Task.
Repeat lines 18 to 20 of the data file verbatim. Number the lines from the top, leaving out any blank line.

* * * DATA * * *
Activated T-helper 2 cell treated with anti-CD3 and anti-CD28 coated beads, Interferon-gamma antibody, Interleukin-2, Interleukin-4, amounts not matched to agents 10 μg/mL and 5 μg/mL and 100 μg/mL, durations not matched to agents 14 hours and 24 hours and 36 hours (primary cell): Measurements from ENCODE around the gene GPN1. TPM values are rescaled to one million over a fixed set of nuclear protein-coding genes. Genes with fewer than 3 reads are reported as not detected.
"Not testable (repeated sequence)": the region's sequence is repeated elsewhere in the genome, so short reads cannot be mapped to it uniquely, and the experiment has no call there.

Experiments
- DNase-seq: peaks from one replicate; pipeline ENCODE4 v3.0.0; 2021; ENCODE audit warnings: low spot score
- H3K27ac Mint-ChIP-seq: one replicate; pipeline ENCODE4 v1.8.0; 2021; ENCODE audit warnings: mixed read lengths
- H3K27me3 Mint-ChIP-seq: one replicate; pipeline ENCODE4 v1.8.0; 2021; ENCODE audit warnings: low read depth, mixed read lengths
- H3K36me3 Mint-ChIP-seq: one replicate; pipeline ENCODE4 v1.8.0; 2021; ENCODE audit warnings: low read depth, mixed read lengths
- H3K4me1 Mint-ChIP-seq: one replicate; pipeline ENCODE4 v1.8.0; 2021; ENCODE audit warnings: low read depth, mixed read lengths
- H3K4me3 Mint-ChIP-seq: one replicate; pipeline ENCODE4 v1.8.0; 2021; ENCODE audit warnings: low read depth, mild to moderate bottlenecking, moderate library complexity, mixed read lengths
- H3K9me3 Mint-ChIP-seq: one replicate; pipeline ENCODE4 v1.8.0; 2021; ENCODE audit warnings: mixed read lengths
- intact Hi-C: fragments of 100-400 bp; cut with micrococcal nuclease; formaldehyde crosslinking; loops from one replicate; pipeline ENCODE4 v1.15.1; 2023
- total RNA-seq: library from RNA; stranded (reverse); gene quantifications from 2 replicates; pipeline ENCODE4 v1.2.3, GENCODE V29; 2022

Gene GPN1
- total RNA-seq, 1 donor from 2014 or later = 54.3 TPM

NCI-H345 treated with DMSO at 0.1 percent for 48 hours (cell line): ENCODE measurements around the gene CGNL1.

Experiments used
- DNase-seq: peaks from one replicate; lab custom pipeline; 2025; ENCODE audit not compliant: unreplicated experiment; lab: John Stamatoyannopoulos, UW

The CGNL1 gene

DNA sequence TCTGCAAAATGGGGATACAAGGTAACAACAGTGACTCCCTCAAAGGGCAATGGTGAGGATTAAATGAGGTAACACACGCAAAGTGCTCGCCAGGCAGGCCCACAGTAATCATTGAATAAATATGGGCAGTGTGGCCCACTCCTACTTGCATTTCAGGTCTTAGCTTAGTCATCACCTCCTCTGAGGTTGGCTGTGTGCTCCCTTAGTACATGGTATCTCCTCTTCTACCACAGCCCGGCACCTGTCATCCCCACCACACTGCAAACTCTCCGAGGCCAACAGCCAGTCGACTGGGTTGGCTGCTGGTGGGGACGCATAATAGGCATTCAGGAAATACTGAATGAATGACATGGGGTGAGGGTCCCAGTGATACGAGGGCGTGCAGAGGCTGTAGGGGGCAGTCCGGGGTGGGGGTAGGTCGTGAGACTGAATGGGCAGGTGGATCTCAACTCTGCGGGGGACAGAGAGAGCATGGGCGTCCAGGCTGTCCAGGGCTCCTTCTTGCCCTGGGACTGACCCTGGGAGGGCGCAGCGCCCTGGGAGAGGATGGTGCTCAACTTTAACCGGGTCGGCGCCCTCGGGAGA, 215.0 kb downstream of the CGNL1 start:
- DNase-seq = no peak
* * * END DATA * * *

The CGNL1 gene

DNA sequence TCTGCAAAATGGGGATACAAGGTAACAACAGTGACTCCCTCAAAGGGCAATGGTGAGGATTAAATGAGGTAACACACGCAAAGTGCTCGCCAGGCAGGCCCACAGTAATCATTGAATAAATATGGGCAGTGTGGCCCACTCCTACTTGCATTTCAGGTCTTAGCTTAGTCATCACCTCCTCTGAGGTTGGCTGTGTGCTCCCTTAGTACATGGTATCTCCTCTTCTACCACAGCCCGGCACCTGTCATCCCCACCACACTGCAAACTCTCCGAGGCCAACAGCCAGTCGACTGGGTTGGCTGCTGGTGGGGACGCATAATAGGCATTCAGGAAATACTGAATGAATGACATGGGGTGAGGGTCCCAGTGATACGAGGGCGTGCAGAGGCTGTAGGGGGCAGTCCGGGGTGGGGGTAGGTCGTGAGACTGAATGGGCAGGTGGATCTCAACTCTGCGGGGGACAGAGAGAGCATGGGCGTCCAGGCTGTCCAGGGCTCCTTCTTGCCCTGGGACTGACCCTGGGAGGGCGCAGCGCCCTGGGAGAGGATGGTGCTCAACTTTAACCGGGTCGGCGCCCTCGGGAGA, 215.0 kb downstream of the CGNL1 start:
- DNase-seq = no peak